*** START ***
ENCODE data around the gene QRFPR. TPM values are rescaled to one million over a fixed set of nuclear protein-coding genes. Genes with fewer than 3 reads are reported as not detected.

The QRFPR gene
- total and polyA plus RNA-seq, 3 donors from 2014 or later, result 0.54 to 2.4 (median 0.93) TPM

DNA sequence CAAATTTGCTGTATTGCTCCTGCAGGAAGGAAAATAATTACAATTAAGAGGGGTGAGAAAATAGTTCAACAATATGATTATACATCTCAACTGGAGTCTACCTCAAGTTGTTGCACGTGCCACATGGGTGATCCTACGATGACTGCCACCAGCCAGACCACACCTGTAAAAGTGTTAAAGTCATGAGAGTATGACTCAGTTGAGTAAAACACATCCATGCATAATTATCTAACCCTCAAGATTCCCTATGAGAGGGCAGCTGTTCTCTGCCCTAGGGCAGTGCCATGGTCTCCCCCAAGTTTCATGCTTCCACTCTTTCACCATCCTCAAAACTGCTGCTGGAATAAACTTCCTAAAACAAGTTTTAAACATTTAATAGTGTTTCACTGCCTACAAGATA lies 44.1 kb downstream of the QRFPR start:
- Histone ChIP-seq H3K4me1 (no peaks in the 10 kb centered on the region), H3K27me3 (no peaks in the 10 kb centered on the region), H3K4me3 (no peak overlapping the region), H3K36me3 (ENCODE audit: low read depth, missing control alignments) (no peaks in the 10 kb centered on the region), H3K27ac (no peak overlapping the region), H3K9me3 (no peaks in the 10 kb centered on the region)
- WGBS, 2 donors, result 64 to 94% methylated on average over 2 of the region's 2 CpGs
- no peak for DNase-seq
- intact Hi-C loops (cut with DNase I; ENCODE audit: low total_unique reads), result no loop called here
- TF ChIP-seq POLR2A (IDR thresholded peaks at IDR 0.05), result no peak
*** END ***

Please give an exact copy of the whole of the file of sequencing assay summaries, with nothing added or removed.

ENCODE data around the gene QRFPR. TPM values are rescaled to one million over a fixed set of nuclear protein-coding genes. Genes with fewer than 3 reads are reported as not detected.

The QRFPR gene
- total and polyA plus RNA-seq, 3 donors from 2014 or later, result 0.54 to 2.4 (median 0.93) TPM

DNA sequence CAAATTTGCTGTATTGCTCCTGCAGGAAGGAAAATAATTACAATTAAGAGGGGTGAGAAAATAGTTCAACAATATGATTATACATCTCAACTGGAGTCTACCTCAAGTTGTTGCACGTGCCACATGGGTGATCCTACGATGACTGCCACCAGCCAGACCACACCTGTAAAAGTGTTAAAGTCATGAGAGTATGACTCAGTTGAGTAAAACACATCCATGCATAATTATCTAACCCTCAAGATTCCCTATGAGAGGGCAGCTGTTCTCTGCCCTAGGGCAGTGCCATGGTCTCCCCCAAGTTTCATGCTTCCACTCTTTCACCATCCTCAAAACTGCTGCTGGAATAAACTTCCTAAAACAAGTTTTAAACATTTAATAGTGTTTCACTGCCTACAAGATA lies 44.1 kb downstream of the QRFPR start:
- Histone ChIP-seq H3K4me1 (no peaks in the 10 kb centered on the region), H3K27me3 (no peaks in the 10 kb centered on the region), H3K4me3 (no peak overlapping the region), H3K36me3 (ENCODE audit: low read depth, missing control alignments) (no peaks in the 10 kb centered on the region), H3K27ac (no peak overlapping the region), H3K9me3 (no peaks in the 10 kb centered on the region)
- WGBS, 2 donors, result 64 to 94% methylated on average over 2 of the region's 2 CpGs
- no peak for DNase-seq
- intact Hi-C loops (cut with DNase I; ENCODE audit: low total_unique reads), result no loop called here
- TF ChIP-seq POLR2A (IDR thresholded peaks at IDR 0.05), result no peak